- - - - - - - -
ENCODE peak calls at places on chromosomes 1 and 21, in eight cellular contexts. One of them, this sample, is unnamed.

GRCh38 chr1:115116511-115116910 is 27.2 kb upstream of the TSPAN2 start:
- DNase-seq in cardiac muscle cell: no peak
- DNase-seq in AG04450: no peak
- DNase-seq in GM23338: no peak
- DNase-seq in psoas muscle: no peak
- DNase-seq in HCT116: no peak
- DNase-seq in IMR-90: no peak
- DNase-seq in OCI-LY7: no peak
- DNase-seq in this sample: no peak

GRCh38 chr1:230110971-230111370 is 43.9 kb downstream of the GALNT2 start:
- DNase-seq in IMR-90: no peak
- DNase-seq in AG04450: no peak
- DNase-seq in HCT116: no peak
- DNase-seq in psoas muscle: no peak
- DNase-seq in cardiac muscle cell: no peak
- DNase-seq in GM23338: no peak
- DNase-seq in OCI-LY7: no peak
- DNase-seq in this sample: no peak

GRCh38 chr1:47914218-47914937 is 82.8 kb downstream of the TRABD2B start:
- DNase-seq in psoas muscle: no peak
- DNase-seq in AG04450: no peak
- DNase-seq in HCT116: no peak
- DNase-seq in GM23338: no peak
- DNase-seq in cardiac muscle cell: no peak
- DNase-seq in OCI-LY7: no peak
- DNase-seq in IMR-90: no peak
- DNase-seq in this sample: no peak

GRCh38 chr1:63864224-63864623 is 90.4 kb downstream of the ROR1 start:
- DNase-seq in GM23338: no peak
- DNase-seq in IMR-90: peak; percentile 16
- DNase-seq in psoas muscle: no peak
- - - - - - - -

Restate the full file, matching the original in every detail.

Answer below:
ENCODE peak calls at places on chromosomes 1 and 21, in eight cellular contexts. One of them, this sample, is unnamed.

GRCh38 chr1:115116511-115116910 is 27.2 kb upstream of the TSPAN2 start:
- DNase-seq in cardiac muscle cell: no peak
- DNase-seq in AG04450: no peak
- DNase-seq in GM23338: no peak
- DNase-seq in psoas muscle: no peak
- DNase-seq in HCT116: no peak
- DNase-seq in IMR-90: no peak
- DNase-seq in OCI-LY7: no peak
- DNase-seq in this sample: no peak

GRCh38 chr1:230110971-230111370 is 43.9 kb downstream of the GALNT2 start:
- DNase-seq in IMR-90: no peak
- DNase-seq in AG04450: no peak
- DNase-seq in HCT116: no peak
- DNase-seq in psoas muscle: no peak
- DNase-seq in cardiac muscle cell: no peak
- DNase-seq in GM23338: no peak
- DNase-seq in OCI-LY7: no peak
- DNase-seq in this sample: no peak

GRCh38 chr1:47914218-47914937 is 82.8 kb downstream of the TRABD2B start:
- DNase-seq in psoas muscle: no peak
- DNase-seq in AG04450: no peak
- DNase-seq in HCT116: no peak
- DNase-seq in GM23338: no peak
- DNase-seq in cardiac muscle cell: no peak
- DNase-seq in OCI-LY7: no peak
- DNase-seq in IMR-90: no peak
- DNase-seq in this sample: no peak

GRCh38 chr1:63864224-63864623 is 90.4 kb downstream of the ROR1 start:
- DNase-seq in GM23338: no peak
- DNase-seq in IMR-90: peak; percentile 16
- DNase-seq in psoas muscle: no peak